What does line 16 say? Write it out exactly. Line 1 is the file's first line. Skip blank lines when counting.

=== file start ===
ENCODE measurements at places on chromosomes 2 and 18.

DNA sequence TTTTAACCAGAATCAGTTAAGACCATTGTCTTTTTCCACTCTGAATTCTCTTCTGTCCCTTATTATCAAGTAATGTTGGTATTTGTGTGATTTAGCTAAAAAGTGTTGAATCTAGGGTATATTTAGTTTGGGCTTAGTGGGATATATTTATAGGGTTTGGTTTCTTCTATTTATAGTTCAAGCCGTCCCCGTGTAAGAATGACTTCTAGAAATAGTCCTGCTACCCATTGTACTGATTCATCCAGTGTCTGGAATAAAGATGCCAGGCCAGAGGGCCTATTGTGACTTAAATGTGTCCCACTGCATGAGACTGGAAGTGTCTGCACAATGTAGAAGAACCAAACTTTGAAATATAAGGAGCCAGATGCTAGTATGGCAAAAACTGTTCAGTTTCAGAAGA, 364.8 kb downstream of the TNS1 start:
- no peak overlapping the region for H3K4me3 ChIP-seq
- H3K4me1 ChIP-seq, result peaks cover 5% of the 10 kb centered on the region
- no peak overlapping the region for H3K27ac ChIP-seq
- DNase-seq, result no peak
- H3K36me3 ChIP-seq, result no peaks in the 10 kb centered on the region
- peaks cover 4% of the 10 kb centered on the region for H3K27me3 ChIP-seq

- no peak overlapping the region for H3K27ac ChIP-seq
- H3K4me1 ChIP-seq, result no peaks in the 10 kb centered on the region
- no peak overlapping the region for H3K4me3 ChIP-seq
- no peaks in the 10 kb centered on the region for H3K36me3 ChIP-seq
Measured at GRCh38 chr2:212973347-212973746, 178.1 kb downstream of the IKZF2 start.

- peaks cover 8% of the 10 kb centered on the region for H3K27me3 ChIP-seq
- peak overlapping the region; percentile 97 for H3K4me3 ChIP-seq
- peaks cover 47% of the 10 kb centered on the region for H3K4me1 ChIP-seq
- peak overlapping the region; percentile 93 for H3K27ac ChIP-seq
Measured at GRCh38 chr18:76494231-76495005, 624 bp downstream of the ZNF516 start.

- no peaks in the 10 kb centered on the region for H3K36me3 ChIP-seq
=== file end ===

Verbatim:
- peaks cover 47% of the 10 kb centered on the region for H3K4me1 ChIP-seq